Introduction Small businesses, banks, and major industrial concerns all depend on web applications.
When seeking a product or service, we tend to do so by visiting the company’s website. Thanks to the development of web technologies, government services have improved in both availability and quality. Websites are the public face of both business and government, so any issues with a website can damage reputation. For this and other reasons, web application owners are motivated to improve and support their sites. Proper attention to cybersecurity is a key part of any such strategy. To meet a high standard of security, web applications must be regularly tested for vulnerabilities. This report provides statistics gathered by Positive Technologies while performing web application security assessments throughout 2018. Data from previous years is provided for comparison purposes. Executive summary In 19 percent of tested web applications, vulnerabilities allow an attacker to take control of the application and server OS. If such a server is on the network perimeter, the attacker can penetrate the internal corporate network. As shown in our report on vulnerabilities in corporate information systems, 75 percent of LAN penetration vectors involve weaknesses in web application protection. In most cases, web application vulnerabilities are caused by coding errors. Configuration changes suffice to fix only 17 percent of vulnerabilities, most of which are of low severity. Generally speaking, remediating critical vulnerabilities requires making modifications to code.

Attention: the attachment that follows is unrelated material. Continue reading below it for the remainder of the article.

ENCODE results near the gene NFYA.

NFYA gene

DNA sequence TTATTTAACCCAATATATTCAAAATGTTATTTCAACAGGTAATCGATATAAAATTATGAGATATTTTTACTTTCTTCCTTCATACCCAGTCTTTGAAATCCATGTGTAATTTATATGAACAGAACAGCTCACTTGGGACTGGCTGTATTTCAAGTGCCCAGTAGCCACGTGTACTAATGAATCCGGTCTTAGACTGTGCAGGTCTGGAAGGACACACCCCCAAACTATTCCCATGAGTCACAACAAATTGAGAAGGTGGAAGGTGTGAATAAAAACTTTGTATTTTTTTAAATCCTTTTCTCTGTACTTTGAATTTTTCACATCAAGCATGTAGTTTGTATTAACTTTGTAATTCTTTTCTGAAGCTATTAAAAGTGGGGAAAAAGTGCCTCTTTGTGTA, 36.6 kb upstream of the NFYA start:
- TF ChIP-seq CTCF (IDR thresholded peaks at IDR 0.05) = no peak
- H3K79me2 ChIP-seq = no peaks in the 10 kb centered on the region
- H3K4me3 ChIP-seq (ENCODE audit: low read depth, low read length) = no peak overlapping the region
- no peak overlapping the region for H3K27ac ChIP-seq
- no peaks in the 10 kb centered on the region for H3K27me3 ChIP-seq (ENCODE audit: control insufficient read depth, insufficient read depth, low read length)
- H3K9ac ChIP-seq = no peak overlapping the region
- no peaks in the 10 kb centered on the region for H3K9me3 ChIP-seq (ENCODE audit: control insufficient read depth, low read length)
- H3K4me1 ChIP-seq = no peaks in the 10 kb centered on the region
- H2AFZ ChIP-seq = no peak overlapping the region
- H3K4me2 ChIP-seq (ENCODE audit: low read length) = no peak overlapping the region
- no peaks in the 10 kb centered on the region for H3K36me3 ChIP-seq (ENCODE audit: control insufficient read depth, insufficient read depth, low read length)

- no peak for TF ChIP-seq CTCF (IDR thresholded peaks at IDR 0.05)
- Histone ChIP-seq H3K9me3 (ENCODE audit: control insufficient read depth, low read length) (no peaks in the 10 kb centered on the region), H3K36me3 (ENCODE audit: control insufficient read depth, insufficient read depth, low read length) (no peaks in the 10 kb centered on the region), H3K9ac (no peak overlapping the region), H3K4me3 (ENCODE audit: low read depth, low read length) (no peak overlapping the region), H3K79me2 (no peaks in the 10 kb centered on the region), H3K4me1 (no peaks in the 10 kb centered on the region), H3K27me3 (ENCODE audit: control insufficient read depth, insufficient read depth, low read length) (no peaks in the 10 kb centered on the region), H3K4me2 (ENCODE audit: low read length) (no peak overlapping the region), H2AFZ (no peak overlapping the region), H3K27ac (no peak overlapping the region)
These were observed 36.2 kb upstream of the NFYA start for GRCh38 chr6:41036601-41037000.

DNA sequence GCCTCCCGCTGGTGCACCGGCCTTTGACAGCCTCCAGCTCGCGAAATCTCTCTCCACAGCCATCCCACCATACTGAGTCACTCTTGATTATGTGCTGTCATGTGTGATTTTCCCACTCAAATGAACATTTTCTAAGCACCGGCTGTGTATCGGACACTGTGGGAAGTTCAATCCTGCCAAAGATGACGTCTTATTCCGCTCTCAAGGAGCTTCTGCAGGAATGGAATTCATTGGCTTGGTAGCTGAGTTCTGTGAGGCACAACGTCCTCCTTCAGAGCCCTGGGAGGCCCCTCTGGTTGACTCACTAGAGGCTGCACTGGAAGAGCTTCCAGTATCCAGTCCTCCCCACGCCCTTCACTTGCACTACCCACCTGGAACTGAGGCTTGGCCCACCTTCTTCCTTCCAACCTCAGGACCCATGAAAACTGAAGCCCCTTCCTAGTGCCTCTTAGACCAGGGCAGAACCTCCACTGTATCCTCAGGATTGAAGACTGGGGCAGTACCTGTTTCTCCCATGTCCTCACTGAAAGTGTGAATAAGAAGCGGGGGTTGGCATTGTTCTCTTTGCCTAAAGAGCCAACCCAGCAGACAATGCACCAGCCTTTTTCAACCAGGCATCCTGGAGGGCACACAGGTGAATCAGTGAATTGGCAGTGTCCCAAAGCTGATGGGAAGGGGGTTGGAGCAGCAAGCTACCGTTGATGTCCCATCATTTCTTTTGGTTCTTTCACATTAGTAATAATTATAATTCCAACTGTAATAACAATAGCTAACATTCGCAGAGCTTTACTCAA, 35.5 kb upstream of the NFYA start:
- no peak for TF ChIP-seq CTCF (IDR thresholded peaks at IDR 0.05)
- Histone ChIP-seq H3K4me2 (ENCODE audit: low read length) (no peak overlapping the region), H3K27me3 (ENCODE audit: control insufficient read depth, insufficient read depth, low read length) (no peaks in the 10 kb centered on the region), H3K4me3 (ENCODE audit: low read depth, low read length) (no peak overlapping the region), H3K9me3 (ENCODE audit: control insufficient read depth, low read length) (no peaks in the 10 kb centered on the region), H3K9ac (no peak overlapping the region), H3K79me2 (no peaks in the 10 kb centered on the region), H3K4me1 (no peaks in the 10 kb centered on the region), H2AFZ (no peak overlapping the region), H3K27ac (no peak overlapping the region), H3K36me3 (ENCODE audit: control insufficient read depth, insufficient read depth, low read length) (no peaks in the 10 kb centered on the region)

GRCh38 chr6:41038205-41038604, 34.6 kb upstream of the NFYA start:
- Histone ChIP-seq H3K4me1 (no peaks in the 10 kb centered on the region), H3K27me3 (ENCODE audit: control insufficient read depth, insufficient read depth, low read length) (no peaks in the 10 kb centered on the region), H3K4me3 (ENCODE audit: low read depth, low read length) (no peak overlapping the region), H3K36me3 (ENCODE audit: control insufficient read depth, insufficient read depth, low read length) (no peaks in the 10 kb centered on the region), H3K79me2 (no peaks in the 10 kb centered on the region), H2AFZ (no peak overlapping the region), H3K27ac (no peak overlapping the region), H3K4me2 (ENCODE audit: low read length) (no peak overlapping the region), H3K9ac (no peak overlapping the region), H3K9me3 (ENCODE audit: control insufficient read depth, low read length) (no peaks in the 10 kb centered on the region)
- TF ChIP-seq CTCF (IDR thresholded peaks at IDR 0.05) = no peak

Around half of leaks may lead to disclosure of account credentials, including for third-party resources. One example is configuration files (with passwords stored inside) that are accessible to all users. An attacker can obtain personal data from 18 percent of web applications handling such data. Almost all tested web applications (91%) store and process personal data. On average, each web application contained 33 vulnerabilities, of which 6 were of high severity. The number of critical vulnerabilities per web application grew by 3 times compared to 2017. Production applications contain fewer vulnerabilities than test applications, but this does not necessarily make them more secure. The percentage of production applications containing at least one high-severity vulnerability was higher than the equivalent percentage for test applications. And as practice shows, a successful attack on a web application often requires only a single high-severity vulnerability. Analysis of source code makes assessment more effective. When testers have access to source code, the average number of high-severity vulnerabilities found more than doubles, according to our statistics.